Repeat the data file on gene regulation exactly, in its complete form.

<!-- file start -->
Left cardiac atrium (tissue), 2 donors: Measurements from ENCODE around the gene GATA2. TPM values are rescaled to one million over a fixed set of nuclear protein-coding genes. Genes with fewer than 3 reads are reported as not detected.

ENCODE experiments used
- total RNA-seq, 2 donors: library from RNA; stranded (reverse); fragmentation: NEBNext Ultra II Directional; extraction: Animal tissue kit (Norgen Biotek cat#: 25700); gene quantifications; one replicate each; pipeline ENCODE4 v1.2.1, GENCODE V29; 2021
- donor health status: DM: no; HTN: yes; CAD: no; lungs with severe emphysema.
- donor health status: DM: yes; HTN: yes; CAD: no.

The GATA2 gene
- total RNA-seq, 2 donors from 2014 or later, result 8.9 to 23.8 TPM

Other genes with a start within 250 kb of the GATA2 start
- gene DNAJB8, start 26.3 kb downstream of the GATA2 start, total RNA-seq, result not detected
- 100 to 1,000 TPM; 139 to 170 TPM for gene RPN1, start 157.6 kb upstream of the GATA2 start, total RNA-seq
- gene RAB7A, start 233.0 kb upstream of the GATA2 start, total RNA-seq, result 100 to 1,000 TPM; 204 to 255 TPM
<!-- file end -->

Left cardiac atrium (tissue), 2 donors: Measurements from ENCODE around the gene GATA2. TPM values are rescaled to one million over a fixed set of nuclear protein-coding genes. Genes with fewer than 3 reads are reported as not detected.

ENCODE experiments used
- total RNA-seq, 2 donors: library from RNA; stranded (reverse); fragmentation: NEBNext Ultra II Directional; extraction: Animal tissue kit (Norgen Biotek cat#: 25700); gene quantifications; one replicate each; pipeline ENCODE4 v1.2.1, GENCODE V29; 2021
- donor health status: DM: no; HTN: yes; CAD: no; lungs with severe emphysema.
- donor health status: DM: yes; HTN: yes; CAD: no.

The GATA2 gene
- total RNA-seq, 2 donors from 2014 or later, result 8.9 to 23.8 TPM

Other genes with a start within 250 kb of the GATA2 start
- gene DNAJB8, start 26.3 kb downstream of the GATA2 start, total RNA-seq, result not detected
- 100 to 1,000 TPM; 139 to 170 TPM for gene RPN1, start 157.6 kb upstream of the GATA2 start, total RNA-seq
- gene RAB7A, start 233.0 kb upstream of the GATA2 start, total RNA-seq, result 100 to 1,000 TPM; 204 to 255 TPM